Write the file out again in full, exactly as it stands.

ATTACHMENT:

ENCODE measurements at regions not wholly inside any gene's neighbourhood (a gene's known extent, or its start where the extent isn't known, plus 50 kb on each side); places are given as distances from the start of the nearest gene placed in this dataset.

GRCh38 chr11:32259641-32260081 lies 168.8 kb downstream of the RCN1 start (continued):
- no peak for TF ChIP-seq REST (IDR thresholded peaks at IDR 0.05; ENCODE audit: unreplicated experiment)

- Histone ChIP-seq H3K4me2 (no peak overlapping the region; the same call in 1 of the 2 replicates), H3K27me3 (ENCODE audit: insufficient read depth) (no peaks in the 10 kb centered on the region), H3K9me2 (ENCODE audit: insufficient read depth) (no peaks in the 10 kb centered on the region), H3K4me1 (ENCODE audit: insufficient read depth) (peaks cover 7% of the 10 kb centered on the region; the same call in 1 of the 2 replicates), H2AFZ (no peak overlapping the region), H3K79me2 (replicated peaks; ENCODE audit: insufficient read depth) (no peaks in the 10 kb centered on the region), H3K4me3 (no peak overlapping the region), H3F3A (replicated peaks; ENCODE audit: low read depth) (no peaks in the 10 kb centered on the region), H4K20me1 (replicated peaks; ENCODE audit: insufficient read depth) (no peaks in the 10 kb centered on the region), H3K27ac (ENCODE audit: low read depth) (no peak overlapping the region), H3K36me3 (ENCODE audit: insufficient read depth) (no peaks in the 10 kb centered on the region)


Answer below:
ENCODE measurements at regions not wholly inside any gene's neighbourhood (a gene's known extent, or its start where the extent isn't known, plus 50 kb on each side); places are given as distances from the start of the nearest gene placed in this dataset.

GRCh38 chr11:32259641-32260081 lies 168.8 kb downstream of the RCN1 start (continued):
- no peak for TF ChIP-seq REST (IDR thresholded peaks at IDR 0.05; ENCODE audit: unreplicated experiment)

- Histone ChIP-seq H3K4me2 (no peak overlapping the region; the same call in 1 of the 2 replicates), H3K27me3 (ENCODE audit: insufficient read depth) (no peaks in the 10 kb centered on the region), H3K9me2 (ENCODE audit: insufficient read depth) (no peaks in the 10 kb centered on the region), H3K4me1 (ENCODE audit: insufficient read depth) (peaks cover 7% of the 10 kb centered on the region; the same call in 1 of the 2 replicates), H2AFZ (no peak overlapping the region), H3K79me2 (replicated peaks; ENCODE audit: insufficient read depth) (no peaks in the 10 kb centered on the region), H3K4me3 (no peak overlapping the region), H3F3A (replicated peaks; ENCODE audit: low read depth) (no peaks in the 10 kb centered on the region), H4K20me1 (replicated peaks; ENCODE audit: insufficient read depth) (no peaks in the 10 kb centered on the region), H3K27ac (ENCODE audit: low read depth) (no peak overlapping the region), H3K36me3 (ENCODE audit: insufficient read depth) (no peaks in the 10 kb centered on the region)